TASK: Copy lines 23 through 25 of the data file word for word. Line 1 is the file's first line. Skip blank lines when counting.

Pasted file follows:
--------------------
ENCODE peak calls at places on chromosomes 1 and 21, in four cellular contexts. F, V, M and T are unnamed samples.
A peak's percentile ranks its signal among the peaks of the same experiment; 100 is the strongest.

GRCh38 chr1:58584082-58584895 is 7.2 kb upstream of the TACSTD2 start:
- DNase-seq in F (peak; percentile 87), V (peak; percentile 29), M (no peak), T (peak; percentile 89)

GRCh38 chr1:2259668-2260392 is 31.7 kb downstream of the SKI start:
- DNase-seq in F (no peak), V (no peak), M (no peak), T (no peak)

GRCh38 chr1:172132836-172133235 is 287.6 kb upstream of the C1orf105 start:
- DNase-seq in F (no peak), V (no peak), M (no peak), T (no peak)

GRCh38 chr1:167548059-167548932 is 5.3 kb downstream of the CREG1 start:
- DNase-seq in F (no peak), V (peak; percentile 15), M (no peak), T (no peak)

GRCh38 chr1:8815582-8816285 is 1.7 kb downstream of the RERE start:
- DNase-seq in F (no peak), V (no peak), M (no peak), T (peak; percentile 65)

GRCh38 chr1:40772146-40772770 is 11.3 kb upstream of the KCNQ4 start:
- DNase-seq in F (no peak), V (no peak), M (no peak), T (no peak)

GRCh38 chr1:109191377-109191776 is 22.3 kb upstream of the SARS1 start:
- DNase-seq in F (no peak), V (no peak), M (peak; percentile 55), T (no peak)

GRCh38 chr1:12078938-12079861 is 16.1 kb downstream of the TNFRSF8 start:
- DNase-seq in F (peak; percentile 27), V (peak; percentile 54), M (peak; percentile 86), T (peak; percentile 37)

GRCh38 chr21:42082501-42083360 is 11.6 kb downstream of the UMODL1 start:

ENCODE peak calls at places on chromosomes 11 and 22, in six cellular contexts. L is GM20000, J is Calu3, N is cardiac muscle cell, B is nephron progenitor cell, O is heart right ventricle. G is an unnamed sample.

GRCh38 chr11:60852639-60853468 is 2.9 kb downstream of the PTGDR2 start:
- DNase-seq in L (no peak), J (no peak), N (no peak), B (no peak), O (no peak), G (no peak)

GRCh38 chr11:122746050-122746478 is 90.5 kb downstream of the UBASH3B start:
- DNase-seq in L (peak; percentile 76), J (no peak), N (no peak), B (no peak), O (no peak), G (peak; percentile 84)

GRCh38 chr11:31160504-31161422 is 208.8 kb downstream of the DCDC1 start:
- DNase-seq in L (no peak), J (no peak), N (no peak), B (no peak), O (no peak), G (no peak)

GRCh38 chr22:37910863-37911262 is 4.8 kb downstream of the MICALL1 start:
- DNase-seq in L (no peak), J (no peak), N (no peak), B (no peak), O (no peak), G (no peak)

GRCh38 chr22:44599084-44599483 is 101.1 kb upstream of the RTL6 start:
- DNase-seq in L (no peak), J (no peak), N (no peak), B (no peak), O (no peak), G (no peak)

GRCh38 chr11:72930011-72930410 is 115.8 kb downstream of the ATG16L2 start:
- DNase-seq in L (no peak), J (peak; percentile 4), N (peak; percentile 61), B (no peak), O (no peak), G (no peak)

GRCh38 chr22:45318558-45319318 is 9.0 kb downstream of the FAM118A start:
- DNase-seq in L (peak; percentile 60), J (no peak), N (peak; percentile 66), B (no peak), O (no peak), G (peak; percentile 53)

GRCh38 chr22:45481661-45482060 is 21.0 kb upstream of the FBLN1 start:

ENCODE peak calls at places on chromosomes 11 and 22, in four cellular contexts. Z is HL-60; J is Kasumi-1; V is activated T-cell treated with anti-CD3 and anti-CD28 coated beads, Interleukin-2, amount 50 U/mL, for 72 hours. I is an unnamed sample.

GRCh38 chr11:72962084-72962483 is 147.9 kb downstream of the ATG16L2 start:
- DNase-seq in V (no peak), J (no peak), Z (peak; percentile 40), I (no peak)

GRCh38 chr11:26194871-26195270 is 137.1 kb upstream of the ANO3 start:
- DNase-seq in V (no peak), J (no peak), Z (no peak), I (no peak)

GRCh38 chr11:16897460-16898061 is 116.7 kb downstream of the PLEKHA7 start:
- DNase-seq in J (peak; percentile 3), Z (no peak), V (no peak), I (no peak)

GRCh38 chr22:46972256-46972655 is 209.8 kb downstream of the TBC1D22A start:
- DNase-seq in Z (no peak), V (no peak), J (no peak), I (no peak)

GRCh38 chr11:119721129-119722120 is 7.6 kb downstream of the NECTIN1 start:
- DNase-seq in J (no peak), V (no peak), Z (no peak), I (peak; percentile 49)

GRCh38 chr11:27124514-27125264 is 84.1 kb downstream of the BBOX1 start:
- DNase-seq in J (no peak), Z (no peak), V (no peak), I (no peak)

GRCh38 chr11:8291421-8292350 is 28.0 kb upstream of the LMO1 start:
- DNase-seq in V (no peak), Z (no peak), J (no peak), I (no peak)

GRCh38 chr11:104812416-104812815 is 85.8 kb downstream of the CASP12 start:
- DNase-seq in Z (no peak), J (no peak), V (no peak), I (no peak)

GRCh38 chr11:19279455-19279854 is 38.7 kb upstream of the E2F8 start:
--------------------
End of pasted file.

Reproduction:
GRCh38 chr11:122746050-122746478 is 90.5 kb downstream of the UBASH3B start:
- DNase-seq in L (peak; percentile 76), J (no peak), N (no peak), B (no peak), O (no peak), G (peak; percentile 84)

GRCh38 chr11:31160504-31161422 is 208.8 kb downstream of the DCDC1 start: